Advertisement

Edgar Ramirez on his Emmy nod for portraying 'one of the most fascinating characters ever,' Gianni Versace

Edgar Ramirez on his Emmy nod for portraying 'one of the most fascinating characters ever,' Gianni Versace
Edgar Ramirez, who plays the ill-fated fashion designer Gianni Versace in FX's "The Assassination of Gianni Versace: American Crime Story," was nominated for a supporting actor Emmy for his work. (Jay L. Clendenin / Los Angeles Times)

Playing the iconic, ill-fated fashion designer Gianni Versace, who was slain by a serial killer in 1997, was a “profound, transformative life experience,” says Edgar Ramirez. But it was the themes of prejudice and homophobia in FX’s “The Assassination of Gianni Versace: American Crime Story” that really resonated for the Venezuelan-born actor, who on Thursday earned a supporting actor Emmy nomination for his work.

Where are we catching you?

Advertisement

I’m in Atlanta. I’m shooting a movie here. It’s hot. We’re one week away from shooting and in rehearsals right now. This was just such a surprise, honestly. I was trying not to think too much about it in the days leading up to it, because you never know. You can’t obsess about these things, but when they happen, you celebrate the fact that the show got so much beautiful recognition. I’m very, very happy.

Why was playing Versace such a profound experience, as you’ve called it?

It not only allowed me to portray one of the most fascinating characters ever, but it also allowed me to meet some of the most important people in my life now. People who are now family, and that is beautiful. It was also one of those roles, those characters, that brings so much to you. What I love is the complexity of the show, the different layers that the show has. And that’s something that doesn’t happen every day.

The undercurrent of the series is really about homophobia. How does that idea intersect with the search for Andrew Cunanan, the serial killer who murdered Versace?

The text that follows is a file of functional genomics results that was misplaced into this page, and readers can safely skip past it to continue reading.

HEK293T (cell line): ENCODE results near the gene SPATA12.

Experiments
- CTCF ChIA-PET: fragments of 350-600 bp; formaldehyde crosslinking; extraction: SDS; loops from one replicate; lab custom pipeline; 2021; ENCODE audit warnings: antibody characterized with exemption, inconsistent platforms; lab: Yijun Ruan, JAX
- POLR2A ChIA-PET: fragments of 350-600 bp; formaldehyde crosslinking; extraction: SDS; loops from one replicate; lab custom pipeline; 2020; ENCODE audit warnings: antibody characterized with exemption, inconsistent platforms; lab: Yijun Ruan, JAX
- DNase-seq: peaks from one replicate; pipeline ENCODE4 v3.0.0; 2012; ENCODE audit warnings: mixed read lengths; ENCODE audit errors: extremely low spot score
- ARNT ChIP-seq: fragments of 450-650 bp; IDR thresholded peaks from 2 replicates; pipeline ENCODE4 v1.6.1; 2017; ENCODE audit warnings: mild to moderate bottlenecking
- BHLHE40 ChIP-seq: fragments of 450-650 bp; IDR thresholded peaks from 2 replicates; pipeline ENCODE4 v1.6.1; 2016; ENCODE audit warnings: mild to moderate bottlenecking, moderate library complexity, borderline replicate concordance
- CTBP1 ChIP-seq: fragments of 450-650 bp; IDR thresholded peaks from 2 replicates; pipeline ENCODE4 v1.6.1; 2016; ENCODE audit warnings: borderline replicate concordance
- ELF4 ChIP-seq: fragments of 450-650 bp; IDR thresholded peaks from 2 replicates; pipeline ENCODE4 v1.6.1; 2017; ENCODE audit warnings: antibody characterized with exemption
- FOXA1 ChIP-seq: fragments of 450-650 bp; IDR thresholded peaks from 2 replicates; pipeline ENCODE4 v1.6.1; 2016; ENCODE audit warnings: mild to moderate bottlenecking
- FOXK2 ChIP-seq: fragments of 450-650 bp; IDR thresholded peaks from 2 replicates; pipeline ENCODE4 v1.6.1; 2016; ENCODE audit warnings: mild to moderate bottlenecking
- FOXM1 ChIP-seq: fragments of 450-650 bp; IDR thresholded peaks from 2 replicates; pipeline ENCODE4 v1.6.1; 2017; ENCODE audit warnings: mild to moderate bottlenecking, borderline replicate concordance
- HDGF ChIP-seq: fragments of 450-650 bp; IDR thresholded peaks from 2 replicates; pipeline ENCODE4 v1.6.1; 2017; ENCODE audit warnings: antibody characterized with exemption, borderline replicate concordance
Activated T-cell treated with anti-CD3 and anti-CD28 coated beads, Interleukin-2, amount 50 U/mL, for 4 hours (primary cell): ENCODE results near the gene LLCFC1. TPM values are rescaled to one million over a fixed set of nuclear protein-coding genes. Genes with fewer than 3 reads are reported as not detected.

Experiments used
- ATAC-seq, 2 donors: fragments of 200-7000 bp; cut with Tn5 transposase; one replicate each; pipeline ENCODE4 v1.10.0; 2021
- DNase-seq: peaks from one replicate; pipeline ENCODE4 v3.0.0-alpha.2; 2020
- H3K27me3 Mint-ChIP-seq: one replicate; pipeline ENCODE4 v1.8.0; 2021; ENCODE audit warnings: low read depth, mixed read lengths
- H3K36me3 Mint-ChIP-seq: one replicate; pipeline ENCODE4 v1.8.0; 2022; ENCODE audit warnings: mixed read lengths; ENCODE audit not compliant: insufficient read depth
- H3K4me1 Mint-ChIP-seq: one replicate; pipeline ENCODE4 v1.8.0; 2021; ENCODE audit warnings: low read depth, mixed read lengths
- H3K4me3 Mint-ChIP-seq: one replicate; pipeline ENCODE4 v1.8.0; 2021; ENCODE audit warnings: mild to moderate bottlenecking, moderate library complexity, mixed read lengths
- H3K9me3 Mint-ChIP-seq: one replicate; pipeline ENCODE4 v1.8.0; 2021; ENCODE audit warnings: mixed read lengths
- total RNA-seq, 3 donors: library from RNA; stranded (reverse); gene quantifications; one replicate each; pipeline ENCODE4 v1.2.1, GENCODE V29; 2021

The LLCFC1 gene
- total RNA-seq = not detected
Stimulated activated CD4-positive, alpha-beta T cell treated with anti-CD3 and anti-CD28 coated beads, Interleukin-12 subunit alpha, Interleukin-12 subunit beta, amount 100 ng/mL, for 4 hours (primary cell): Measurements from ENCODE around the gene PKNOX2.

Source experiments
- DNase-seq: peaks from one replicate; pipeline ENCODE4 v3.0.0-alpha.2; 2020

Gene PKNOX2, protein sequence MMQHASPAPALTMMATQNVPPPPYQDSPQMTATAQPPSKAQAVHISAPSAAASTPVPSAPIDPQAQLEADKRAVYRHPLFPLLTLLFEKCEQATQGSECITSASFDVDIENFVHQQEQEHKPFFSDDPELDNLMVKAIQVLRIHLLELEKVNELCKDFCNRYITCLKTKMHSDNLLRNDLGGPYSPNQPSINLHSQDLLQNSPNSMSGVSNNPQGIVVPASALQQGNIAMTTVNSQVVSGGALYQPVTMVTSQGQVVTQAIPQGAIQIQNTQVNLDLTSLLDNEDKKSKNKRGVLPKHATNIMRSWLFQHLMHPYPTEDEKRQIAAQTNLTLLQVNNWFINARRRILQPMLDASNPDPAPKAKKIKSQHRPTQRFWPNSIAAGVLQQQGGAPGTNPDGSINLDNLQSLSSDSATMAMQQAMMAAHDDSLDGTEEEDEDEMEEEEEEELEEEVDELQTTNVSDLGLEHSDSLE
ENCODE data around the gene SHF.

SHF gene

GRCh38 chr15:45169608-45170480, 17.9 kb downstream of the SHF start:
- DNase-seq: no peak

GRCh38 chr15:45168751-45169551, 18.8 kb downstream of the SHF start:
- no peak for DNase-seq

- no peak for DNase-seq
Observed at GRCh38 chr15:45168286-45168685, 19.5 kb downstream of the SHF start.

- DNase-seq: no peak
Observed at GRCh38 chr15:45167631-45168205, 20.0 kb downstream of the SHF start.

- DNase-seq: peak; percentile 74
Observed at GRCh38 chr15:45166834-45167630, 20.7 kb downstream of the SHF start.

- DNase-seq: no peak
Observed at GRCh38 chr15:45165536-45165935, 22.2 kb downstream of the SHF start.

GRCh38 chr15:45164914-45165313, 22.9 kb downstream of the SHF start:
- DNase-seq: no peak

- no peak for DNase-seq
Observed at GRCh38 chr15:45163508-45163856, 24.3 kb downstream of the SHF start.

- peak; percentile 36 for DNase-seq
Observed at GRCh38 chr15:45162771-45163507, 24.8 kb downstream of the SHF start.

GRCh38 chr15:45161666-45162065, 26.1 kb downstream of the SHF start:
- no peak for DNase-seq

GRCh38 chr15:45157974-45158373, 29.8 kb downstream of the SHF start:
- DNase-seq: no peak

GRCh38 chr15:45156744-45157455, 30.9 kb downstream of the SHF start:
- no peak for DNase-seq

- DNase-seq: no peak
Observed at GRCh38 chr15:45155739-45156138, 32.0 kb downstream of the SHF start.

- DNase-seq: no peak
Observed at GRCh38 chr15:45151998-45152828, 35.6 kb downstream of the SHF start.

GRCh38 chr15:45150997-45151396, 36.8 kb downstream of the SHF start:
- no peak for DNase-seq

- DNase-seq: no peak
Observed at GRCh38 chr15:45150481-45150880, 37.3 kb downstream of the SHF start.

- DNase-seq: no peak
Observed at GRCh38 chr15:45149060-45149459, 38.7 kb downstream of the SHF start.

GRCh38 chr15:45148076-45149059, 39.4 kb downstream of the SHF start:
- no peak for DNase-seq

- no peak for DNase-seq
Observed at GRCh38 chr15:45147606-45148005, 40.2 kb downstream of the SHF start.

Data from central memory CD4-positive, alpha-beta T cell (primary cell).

We have to remember that America in the late ’90s was all about “Don’t ask, don’t tell” — Bill Clinton’s solution to the gay issue. And when you look at the story of this serial killer, the search to find him, the effort to understand what he was up to and what he might do next, what comes up over and over again is this denial of sexuality. And the almost refusal to acknowledge that there was a gay world out there. It played against the efforts to find this guy.

How relevant is the show, those social dynamics, today — is homophobia something you worry about, given the increasingly conservative Supreme Court?

Of course, of course. Clearly. Any type of discrimination or overlooking the rights of any individual, any citizen, is very worrisome. And that’s what makes this show so relevant — it was 20 years ago, and yet we see signs of new forms of discrimination, a political climate where discriminating is becoming a normalized thing. And that is something that is very worrisome. And it’s something that’s very global, it’s all over the world. This show is a good way to revisit history, to see how things were in order to prevent them. So that history doesn’t repeat itself.

The show addresses different forms of homophobia, which isn’t always this open, raging sentiment, as you’ve said, but often a quieter, internalized, and in some ways an even more dangerous thing. Can you elaborate on that?

It’s a lack of knowledge. A lack of contact. That’s the internalized homophobia. It was almost a refusal that was, maybe not an angry, but was a total lack of knowledge that there was a gay culture out there. It’s not the same, today; but of course there’s a lot of work ahead of us and there’s an urgent need to protect the rights of individuals that have been [established] so far. Language is important, the rules of engagement are important, in order for us to coexist respecting and accepting each other. If we foster an environment where we’re allowed to discriminate, then words will be easily turned into action. We’ve seen that in the past. And that’s what’s worrisome.

You went through quite a transformation to play Versace — prosthetics, you gained 20 pounds. What was that like and did the physicality help you connect with, and better channel, Versace?

When I saw myself for the first time it was kind of shocking; I hadn’t really worked with prosthetics before. I was afraid it would look fake. But it was a matter of time and I got used to it. And it did help me embody the role. I do believe in physical transformation a lot. If you feel it in your body, then the character grows in — or out of — you.

Are you fashion conscious yourself?

Well, I don’t follow it to the letter, but I’m not a stranger to it. I pay attention. I have friends in the fashion industry. My style? You gotta be comfortable. I believe in classic pieces, but I also like to play around and have fun.

Advertisement
Advertisement